Finance & Currency Risk Management
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By Elliott Locke

FX Gains and Losses: The exposure gap

Published November 9, 2017

FX gains and losses are prevalent everywhere, while many firms take measures to limit them and protect the books, ‘exposure’ sometimes slips through the crack.  These exposure gaps can have equally devastating impacts on financial statements, creating unexpected gains or worse, losses that muddle reports, make forecasting difficult and cause headaches for the finance department.  Fortunately, it is relatively easy to identify, and with the right tools, even easier to fix. Let’s explore how these gaps occur and what firms can do to prevent them.

Gaps in the process

In any business, the post-sale process follows a specific path.  Starting with the transaction itself, there is an invoice created, a delivery of the good or service, a collection period, and the closing of the entry.  Regardless if it is a corner shop selling a pack of chewing gum or a factory delivering a highly-sophisticated piece of machinery, the process remains the same.  

When this cycle happens in one country or a single currency zone, the impacts on the books are relatively straightforward: the price and assigned value set at the time of sale remain constant throughout.  

However, when the business model involves making sales in foreign countries and different currencies, the real value of the transaction changes with movements in the exchange rate.  These fluctuations represent FX risk – a risk that significantly increases over time – and are well known by most financial professionals working under these business model.  

Indeed firms selling across borders hedge their FX risks through purchasing forward contracts or performing spot transactions as soon as the sale becomes clear.  While this strategy is commendable, most companies fail to implement it correctly, leaving their books still vulnerable to FX gains and losses.

Traditionally, firms will begin to hedge their exposure once a sale hits their Enterprise Resource Planner (ERP) or Treasury Management System (TMS), sometimes days, weeks, or even months after the sale takes place.   However, in reality, the transaction faces exposure the second the deal closes.  

This gap between sale and treasury identification is fertile ground for the currency market, and any difference in the exchange rate between the time of purchase and the time of hedging represents a genuine FX gain or loss.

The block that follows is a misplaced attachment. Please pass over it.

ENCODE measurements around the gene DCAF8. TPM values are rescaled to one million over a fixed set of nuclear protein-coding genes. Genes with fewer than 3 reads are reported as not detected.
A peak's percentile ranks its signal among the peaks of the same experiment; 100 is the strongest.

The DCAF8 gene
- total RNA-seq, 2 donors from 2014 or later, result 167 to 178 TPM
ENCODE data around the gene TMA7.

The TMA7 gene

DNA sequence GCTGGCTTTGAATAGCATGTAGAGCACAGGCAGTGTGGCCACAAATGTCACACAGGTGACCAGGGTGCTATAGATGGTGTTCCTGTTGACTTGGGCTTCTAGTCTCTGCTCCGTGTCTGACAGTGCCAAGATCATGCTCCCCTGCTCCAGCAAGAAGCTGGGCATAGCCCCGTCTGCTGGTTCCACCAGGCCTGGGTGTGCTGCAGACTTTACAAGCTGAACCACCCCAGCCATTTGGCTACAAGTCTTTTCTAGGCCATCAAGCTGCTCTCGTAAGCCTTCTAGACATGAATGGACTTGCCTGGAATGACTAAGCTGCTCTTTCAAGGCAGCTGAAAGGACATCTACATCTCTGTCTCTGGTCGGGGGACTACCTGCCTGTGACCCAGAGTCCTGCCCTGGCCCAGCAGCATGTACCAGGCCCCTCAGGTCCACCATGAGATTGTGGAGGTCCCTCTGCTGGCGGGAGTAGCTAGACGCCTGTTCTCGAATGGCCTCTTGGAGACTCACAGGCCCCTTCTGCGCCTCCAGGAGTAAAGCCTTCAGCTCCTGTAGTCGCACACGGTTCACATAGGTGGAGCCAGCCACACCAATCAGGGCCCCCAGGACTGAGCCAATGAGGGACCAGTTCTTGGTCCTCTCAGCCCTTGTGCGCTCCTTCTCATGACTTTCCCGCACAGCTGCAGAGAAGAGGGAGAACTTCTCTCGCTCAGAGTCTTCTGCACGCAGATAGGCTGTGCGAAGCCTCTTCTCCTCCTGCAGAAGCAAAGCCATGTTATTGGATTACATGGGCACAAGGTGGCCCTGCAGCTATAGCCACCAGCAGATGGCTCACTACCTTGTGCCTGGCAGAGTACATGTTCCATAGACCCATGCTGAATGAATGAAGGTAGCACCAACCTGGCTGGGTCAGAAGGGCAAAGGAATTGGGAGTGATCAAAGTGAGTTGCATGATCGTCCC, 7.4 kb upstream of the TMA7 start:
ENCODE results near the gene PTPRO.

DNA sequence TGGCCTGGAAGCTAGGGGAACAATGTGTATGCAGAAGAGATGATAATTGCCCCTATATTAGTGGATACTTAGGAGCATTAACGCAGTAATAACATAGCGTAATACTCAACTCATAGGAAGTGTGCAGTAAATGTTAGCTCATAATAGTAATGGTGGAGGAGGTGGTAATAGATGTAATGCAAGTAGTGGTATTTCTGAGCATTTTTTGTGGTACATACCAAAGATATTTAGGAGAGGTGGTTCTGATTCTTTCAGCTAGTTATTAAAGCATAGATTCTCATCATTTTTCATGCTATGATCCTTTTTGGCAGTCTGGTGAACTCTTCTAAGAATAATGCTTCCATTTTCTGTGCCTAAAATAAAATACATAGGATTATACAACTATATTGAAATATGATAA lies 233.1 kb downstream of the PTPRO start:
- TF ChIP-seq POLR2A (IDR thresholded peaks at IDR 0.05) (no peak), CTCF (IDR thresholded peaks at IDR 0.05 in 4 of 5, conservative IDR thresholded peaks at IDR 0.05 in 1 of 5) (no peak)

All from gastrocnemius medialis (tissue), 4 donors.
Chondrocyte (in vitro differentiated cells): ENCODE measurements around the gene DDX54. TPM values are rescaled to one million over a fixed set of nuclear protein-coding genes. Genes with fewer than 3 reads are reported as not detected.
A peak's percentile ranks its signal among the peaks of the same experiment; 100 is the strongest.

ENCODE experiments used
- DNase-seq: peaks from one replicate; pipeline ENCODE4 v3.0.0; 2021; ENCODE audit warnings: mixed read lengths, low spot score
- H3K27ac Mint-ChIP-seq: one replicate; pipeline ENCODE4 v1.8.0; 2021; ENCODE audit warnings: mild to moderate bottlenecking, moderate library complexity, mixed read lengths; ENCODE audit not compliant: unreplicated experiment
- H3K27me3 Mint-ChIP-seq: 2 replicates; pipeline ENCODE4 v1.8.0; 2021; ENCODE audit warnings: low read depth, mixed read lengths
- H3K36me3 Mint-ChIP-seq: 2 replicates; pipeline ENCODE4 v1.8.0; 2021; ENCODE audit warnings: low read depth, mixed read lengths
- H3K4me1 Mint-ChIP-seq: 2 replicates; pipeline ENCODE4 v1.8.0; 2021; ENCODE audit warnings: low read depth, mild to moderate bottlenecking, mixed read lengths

How to identify exposure gaps

To identify these gaps, the CFO, finance director, and treasurer need first to examine their transaction and hedging processes. First, they need to identify when their system receives notification of the firm commitment – be it hours or days after a customer purchases with them.  

From there, they will then need to examine how their operations team process the hedge.  Is it done automatically by a software tool?  Does the back office key each forward? Alternatively, is it done over the phone via voice trading?  In any case, the gap will be defined as the time between sale and when the forward purchase or swap gets executed.  Armed with this information, the company’s finance gurus can get to work closing the gaps, protecting the company’s financial performance in the process.

 

Building the bridge, and filling the spaces.  

Now that the gaps have been identified, the finance department must ensure that the gap between the time of sale and hedging is as minimal as possible.  In practice, this means hedging directly at the time of purchase.  The CFO will need to ask the treasury and potentially the IT department to adjust the parameters in their ERP or TMS systems to feed sales data directly into them, as they occur.  

Next, the operations team will need to be ready to hedge the transactions once they happen. Of course, depending on the industry, this could prove overwhelmingly difficult.  High-volume businesses such as travel, e-commerce, and programmatic advertising bank on making hundreds if not thousands of daily transactions across the globe to make money.   In this sense, it is understandable that treasury departments might wait to hedge until well after the transaction takes place.  Afterall, it is probably operationally easier to wait for sales denominated in foreign currencies to pile up before hedging.  Doing so does nothing to close the gap.  

In these operating environments, the treasury should turn to SaaS-based solutions, such as Kantox’s Dynamic Hedging, to automate the heavy-lifting.  By embracing these types of software tools, companies can quickly and securely close FX exposure gaps in their books, without disrupting other aspects of the business model.

FX gains and losses from gaps in their hedging policy are unfortunately all too real.  Even some of the best firms out there tend to overlook the scissions between sale and recording, impacting profits, forecasts, and treasury workload in the process. Luckily, though for today’s treasurer, closing the gap is easier than ever before.

 


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